Ahh, Yosemite, the icon of the Sierras. Last time Rose & I visited we skipped the valley and hiked The Grand Canyon of the Tuolumne back in 2013. I love the remoteness and solitude of the back-country but this time Jerry propositioned me with: “If I can get a campsite in the valley for Memorial Day, are you in?” I cringed as I said Yes, knowing full well that the valley will be something of a zoo over a long weekend.
We were going in early, replaced the Subi tow with a bike rack and headed out on the Wednesday.
Came in from the south on Hwy 41 and rolled along the winding road which was nice and quiet. Tunnel coming up and my complacency is shattered as I see the yellow sign indicating 10′ 2″Clearance At the Curb! Wait a moment, aren’t we almost 12′ high? Holly Shit, Is the IT, The End? I digest liberal doses of “At the Curb” and veer towards the center line while slowing down dramatically. No crunching sounds as we enter the rounded cavity and I push oncoming traffic over to their curb while keeping my left wheels on the center line.
OK, panic over as we cruise through the valley to our Lower Pines, DBL03 campsite, that’s a double for our two RV’s and a couple of cars.
Weather will be nice on the Thursday but a weak front moves in for Friday/Saturday so we decide on Yosemite Falls for our baptism hike, 2700′ in 3.6 miles. I think we were on the trail by 8am and it felt good to get the lungs and legs into synchronicity on the countless switchbacks or zig-zags that I grew up with in the Cape mountains.
From the top of the falls you can cross the bridge and hike a mile further to the Yosemite Point for more views.
Friday had light rain forecast so the whole group headed out for Mirror Lake. Jerry, like the good campsite host he is, supplied us with emergency poncho’s to ward off the drizzle.
In the afternoon we ride our bikes around the valley floor and stopped in at Lower Yosemite falls to stretch our legs. The short trail is busy. This easy hike attracts all the tour bus tourists to check off one more Yosemite attraction.
Day 3, Saturday, is still a bit iffy weather wise and we head out on the Half Dome trail but will turnaround at the top of Nevada Falls, 4 miles in. The Lower Vernal Falls generate the flying spray for “Mist Trail” as it climbs up alongside the falls themselves.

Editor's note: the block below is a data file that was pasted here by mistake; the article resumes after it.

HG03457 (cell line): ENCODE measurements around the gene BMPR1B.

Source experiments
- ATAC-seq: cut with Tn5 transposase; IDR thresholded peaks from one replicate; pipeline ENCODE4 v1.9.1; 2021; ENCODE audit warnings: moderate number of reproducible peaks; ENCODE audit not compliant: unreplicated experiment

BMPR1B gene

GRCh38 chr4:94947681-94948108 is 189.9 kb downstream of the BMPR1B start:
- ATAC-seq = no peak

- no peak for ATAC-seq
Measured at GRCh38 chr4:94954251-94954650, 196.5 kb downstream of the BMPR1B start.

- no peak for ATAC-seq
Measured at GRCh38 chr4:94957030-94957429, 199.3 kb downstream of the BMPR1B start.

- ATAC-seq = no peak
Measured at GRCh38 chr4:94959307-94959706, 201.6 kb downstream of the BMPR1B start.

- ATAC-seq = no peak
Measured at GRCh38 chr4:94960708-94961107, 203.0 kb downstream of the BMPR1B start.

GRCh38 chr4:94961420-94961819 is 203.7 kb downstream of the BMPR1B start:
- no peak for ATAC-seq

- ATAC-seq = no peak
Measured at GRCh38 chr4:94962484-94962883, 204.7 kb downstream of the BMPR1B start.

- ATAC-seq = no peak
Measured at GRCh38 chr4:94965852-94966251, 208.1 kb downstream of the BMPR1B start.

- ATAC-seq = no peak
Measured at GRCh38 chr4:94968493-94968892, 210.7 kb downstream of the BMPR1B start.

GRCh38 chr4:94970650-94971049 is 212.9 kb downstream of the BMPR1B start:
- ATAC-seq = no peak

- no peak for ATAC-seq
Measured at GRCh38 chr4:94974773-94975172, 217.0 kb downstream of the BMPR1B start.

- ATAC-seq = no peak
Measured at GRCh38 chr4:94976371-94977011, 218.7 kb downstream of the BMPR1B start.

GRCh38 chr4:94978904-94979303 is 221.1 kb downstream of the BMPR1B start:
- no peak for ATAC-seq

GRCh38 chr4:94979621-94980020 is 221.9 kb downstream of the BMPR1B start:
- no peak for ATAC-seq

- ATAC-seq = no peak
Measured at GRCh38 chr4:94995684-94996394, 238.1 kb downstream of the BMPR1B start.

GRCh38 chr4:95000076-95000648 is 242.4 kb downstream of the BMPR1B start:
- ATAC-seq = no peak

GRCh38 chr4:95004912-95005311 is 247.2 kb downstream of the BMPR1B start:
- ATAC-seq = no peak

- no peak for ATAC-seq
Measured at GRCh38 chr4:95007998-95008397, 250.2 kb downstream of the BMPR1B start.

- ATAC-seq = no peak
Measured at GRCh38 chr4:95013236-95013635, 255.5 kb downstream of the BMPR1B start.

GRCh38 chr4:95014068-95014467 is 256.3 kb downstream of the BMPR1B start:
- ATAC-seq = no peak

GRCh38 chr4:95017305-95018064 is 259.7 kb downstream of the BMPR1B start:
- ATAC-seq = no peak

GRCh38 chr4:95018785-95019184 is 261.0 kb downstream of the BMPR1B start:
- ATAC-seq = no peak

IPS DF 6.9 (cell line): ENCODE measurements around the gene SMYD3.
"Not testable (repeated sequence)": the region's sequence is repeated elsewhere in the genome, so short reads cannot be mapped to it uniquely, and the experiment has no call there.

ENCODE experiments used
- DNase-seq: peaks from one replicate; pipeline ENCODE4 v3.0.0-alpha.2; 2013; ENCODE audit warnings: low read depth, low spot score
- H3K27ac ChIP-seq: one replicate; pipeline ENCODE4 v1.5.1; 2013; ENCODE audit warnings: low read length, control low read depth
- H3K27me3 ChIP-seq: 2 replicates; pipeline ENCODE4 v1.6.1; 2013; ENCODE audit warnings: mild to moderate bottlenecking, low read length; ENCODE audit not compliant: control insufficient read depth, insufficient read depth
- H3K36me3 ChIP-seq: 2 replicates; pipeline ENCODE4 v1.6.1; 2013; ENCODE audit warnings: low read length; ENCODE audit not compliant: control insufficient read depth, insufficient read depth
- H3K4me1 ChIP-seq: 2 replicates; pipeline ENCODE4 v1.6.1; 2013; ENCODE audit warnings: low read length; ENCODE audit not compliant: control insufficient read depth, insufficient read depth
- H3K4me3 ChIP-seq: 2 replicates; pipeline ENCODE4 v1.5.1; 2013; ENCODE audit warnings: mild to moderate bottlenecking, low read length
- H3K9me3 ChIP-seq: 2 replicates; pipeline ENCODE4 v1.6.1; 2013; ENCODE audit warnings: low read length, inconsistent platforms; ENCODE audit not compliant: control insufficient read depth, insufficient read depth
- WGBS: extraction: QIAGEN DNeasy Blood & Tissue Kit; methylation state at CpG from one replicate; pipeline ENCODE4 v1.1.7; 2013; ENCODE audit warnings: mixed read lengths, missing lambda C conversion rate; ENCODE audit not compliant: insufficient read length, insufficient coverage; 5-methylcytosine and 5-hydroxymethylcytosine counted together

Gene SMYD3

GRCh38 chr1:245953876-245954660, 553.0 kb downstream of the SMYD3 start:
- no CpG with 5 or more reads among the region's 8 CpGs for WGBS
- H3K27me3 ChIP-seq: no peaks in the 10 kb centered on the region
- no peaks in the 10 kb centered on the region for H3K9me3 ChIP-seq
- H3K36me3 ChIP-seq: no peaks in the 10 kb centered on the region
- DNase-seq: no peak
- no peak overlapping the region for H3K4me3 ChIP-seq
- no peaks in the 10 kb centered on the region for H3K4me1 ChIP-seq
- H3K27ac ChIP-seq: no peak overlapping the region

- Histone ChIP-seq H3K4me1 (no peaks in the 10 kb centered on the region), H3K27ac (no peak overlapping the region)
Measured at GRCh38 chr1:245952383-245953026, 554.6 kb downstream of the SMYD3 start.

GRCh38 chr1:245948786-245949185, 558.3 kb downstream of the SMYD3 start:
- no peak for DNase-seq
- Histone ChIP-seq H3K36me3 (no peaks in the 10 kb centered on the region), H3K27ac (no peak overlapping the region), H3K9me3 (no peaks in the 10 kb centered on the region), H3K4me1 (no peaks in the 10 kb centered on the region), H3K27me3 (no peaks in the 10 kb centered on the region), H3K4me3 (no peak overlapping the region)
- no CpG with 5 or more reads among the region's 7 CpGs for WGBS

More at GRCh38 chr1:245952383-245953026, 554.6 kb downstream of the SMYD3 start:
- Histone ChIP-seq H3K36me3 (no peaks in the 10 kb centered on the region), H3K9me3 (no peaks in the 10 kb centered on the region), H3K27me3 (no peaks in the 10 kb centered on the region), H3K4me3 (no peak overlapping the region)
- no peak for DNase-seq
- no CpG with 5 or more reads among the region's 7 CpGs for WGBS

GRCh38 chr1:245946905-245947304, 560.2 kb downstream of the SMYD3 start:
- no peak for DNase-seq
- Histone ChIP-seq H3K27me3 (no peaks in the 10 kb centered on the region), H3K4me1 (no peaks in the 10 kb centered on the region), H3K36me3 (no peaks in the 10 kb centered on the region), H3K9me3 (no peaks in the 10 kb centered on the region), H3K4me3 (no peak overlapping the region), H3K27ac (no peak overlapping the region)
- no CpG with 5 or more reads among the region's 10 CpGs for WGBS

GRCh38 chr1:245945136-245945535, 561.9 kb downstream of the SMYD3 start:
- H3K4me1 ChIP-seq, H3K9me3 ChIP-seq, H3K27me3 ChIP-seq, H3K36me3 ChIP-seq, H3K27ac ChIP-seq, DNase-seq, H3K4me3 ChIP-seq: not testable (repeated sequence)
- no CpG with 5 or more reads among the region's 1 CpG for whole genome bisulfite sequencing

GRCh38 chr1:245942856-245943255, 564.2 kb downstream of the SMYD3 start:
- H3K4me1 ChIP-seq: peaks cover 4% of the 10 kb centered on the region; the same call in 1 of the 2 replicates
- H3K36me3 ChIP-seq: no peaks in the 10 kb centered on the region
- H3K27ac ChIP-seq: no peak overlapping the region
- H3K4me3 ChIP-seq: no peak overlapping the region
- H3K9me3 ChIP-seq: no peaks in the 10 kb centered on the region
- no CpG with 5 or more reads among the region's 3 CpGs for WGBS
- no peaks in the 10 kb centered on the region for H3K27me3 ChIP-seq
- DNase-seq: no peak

At the top of Nevada we opted for the slightly longer loop back along the John Muir Trail that traverses the opposite side of the valley.
Sunday, the good weather should be back and it’s time to get up to Glacier Point. Not going to drive the RV up there and that leaves us with Four Mile Trail which is actually 4.8 miles due to improvements to the original toll trail built in 1872.
On the trail by 9 am as we had to take a shuttle and short walk to get to the trailhead. We are now on the opposite side to Yosemite Falls and are rewarded with more grand views.
We reversed our route up and were back down before 1 pm. Today is zoo day in the valley and not even our shuttles could get through. We stood waiting at the Camp 4 stop, which is also the shuttle turn around point, got frustrated and started walking. Then we see a bus coming towards us (not the direction we want) but mange to get on before he fills up with returning hikers like ourselves. Had to ride it back to where we were waiting before heading off in the right direction.
Four full days of challenging hiking – well enjoyed by all.
Monday we broke camp and Rose & I pointed the RV up Tioga Pass to get over to Hwy 395 and take the back way home.
A couple of days alongside June Lake and a visit to June Lake Brewing before heading down to Benton Hot Springs, a favorite of ours. This time we’re in in site #9. The uniqueness, and what you pay for at $60 per night, is that each site has it’s own hot spring, all yours to go in at any time of day or night!
Last stop was down the road at Diaz Lake, just south of Lone Pine. First time there and had some horsy visitors from the pasture next door.